A few more new entries by me now up on the online Encyclopedia of Science Fiction over the last six months, including a piece on the final, conspicuously near-future season of Parks and Recreation, as well as Chinese science fiction authors Tang Fei, Cheng Jingbo and Teng Ye. Treat yo’self.
The Dr Who Guide alerts me to the fact that my radio play Immortal Beloved was broadcast on BBC7 on this day ten years ago. So in its honour, I post up the text of the interview that Kenny Smith did with me for Finished Product magazine.
KS: Firstly, was the finished story the one you always intended to go with? Or did you have other story ideas? Were you asked to submit an outline, and how detailed was it?
The story actually started out very differently, around 2002, as a Strontium Dog script. Toby Longworth asked me if I’d write something with Sanjeev Bhaskar in mind, so I had a character called Vishnu Patel, a six-armed mutant from Bradford, and his sexy associate Carly. The idea was that they’d set off a time grenade on their ship as the Strontium Dogs were getting ready to capture it. Suddenly, the ship was gone, but the formerly barren planet below was covered with city lights. At which point the bounty hunters would realise that their prey had gone so far back in time that they had founded an entire civilisation on the planet, and set themselves up as its divine rulers, an idea lifted from Roger Zelazny’s Lord of Light. The bounty hunters go down to apprehend them, and have to face the issue of the person they’re arresting being the nth generation clone of the person they were chasing. Then there would have been all sorts of arguments about statutes of limitations, and time travel and culpability.
But anyway, Strontium Dog was cancelled, and I was asked to pitch something for the short-lived Richard E. Grant animated Doctor Who. I retooled the story but kept its original title, which back then was Kingmaker. That actually made it a long way through the process before that, too, was cancelled.
18 months later, the BBC’s option on Kingmaker ran out, and I was asked if I’d do something for the McGanns. Time was really of the essence, because everything had to be done in ten minutes flat, or something daft. So I said to Big Finish, look, I’ve got Kingmaker here, the BBC have already approved it. That’s going to go through a lot faster. So we went with that, under a working title of Sins of the Father. I gave [script editor] Alan Barnes some alternate titles, including Karma Police, Together Forever, and Immortal Beloved.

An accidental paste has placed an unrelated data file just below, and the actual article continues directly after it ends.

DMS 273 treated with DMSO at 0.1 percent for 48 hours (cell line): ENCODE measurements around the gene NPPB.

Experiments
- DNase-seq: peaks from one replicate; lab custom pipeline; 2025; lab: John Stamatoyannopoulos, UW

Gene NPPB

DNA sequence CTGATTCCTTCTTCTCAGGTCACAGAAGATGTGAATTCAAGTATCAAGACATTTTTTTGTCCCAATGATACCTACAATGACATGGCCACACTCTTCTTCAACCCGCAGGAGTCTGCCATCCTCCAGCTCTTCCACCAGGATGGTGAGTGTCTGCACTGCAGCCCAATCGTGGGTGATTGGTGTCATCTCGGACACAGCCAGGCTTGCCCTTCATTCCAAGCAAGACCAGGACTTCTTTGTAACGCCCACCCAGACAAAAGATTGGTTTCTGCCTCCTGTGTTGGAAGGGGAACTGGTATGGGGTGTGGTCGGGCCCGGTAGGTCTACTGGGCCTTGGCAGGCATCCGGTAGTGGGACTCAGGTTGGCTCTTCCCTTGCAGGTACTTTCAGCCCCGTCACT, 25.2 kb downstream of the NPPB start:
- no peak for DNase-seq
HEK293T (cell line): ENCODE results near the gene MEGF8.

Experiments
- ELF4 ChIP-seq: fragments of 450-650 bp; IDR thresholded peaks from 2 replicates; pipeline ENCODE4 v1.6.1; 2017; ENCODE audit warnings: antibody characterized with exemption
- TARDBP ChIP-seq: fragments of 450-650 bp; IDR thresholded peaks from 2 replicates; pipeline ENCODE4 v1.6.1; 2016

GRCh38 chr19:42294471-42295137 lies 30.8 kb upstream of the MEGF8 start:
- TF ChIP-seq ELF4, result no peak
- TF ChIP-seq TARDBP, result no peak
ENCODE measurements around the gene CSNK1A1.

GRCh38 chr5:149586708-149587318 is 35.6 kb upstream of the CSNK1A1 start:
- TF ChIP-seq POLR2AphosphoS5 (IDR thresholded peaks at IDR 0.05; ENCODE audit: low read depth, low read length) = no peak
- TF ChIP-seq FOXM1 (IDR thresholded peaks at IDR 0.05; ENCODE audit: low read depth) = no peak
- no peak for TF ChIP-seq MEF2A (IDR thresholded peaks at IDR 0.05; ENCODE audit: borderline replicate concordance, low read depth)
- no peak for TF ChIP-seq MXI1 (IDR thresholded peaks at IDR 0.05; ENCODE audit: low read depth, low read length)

Of course, you can imagine, the outline was nicely matured by that point. It was about 3500 words long, for a script that needed to be 10,000 words total. So it was very well worked out by that point.
There was originally a lot more in there about cybernetic implants as well, in order to match with the Master, who featured in the Richard E. Grant scripts as a travelling companion.
There are still elements of the original, such as when Zeus threatens to kill a different Lucie every day for a hundred years, and a Lord of Light moment, when Hera remembers that Poseidon’s original name was Jeffrey.
Life and death are strong themes in the Sympathy for the Devil and Immortal Beloved – are these themes that you’re interested in exploring?
I’m more interested in what makes us who we are. Same in Sympathy for the Devil. Take the characters out of the situations you remember them in, and what do they do? The Doctor is still the Doctor, the Brigadier is still ultimately his ally, the Master is still a sneaky git. The Ke Le Divisions are supposed to be non-human, like clones, but they still end up with feelings, and those feelings backfire.
In Immortal Beloved, I wanted to ask questions about cloning. I don’t know the answers, but I like asking the questions. I love the idea of these clones turning into their parents, of being able to see them at two stages in their lives simultaneously, and wondering which one is the real person.
Jason Haigh-Ellery jumped on this one right away. I heard that back when it was still Kingmaker, he was already telling people that he was going to direct it, and even threatening to make it as a Big Finish with another Doctor if the BBC didn’t commission it as a Richard E. Grant. I don’t know why he was so enthusiastic about this one in particular, but he was supporting it for two years before it actually went into production! He wouldn’t let the idea drop, he really fought for it.
How did you find writing for a new Doctor/companion team? Were you given much in the way of pointers for Lucie (played by Sheridan Smith)? Did she turn out the way you’d hoped?
This one was great because Lucie is so bolshie. Her dialogue just writes itself, taking the piss out the Doctor all the time, referring to him as her assistant, ridiculing his navigation skills. The perfect Lucie line is actually in Jonathan Morris’s Max Warp, when she calls the TARDIS a shed. I just wrote her as everyone’s annoying big sister walking in while you’re trying to watch Doctor Who and ridiculing everything. So yes, she was perfect. Note-perfect, exactly as I imagined her.
What did you think of the finished story?
I thought it was great. I was rather irked that the BBC announcer said it was set in Ancient Greece, which it wasn’t. I actually had a very nice email from someone at BBC7 telling me who was responsible “just so you know we’re not a bunch of monkeys.” It turned out that the culprit was much closer to home at BF towers. I was present for the ceremonial flaying and keelhauling.